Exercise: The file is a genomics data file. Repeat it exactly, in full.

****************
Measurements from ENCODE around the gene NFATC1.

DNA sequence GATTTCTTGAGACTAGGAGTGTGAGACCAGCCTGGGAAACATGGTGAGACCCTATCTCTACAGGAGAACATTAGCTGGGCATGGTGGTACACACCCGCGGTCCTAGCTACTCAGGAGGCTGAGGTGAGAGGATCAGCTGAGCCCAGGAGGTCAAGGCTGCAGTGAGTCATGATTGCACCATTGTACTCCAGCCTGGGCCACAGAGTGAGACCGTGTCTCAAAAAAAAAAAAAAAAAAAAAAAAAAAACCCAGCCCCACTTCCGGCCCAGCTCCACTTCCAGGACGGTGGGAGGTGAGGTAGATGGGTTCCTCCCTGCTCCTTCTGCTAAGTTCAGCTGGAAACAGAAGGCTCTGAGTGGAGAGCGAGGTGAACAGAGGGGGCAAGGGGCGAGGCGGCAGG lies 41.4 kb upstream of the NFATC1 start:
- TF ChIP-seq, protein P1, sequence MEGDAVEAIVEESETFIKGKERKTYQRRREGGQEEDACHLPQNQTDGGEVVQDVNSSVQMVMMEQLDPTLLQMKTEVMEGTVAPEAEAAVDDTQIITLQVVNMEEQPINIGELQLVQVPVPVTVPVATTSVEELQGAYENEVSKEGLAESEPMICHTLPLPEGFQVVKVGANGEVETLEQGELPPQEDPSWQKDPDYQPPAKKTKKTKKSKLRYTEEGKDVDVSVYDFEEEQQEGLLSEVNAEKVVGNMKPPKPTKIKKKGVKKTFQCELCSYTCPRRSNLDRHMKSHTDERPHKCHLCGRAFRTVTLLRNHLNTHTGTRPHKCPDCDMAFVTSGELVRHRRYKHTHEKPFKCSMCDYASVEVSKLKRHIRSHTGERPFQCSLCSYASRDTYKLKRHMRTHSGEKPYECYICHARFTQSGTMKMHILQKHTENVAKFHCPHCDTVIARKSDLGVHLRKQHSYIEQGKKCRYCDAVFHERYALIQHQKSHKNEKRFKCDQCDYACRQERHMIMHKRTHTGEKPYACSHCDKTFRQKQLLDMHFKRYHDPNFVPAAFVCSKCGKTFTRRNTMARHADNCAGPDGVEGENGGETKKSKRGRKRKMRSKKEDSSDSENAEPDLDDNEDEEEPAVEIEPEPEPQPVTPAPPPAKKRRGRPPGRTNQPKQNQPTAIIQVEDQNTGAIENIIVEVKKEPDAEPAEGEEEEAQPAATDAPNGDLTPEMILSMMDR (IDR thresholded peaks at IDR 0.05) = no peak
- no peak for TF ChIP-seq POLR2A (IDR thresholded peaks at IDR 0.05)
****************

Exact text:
Measurements from ENCODE around the gene NFATC1.

DNA sequence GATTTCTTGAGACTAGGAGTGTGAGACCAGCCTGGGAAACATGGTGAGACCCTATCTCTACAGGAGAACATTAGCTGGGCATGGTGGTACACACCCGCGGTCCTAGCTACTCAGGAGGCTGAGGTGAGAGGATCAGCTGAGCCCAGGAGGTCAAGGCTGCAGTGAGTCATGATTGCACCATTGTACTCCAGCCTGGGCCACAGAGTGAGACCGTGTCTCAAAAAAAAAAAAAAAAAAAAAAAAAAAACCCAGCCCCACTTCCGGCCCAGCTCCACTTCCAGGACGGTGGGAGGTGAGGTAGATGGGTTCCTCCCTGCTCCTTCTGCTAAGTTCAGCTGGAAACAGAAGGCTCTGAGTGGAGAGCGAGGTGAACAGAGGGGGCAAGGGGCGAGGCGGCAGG lies 41.4 kb upstream of the NFATC1 start:
- TF ChIP-seq, protein P1, sequence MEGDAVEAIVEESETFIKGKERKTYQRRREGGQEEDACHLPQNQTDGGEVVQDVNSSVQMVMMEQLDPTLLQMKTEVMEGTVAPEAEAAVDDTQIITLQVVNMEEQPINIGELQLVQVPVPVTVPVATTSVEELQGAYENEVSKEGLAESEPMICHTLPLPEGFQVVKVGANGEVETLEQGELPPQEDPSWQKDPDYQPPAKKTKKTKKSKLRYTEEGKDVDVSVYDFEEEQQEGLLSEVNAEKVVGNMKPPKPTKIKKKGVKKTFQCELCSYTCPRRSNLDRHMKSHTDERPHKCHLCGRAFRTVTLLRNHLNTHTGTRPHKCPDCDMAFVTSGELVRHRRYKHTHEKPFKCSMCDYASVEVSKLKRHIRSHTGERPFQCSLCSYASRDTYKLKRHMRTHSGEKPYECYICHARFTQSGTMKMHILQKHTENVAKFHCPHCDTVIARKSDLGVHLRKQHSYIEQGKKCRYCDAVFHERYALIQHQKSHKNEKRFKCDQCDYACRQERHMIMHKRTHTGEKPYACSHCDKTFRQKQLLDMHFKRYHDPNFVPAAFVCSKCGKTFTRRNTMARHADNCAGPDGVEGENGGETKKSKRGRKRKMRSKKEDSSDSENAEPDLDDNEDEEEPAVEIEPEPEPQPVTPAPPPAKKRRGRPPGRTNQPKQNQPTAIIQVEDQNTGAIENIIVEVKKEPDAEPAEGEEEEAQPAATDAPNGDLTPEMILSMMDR (IDR thresholded peaks at IDR 0.05) = no peak
- no peak for TF ChIP-seq POLR2A (IDR thresholded peaks at IDR 0.05)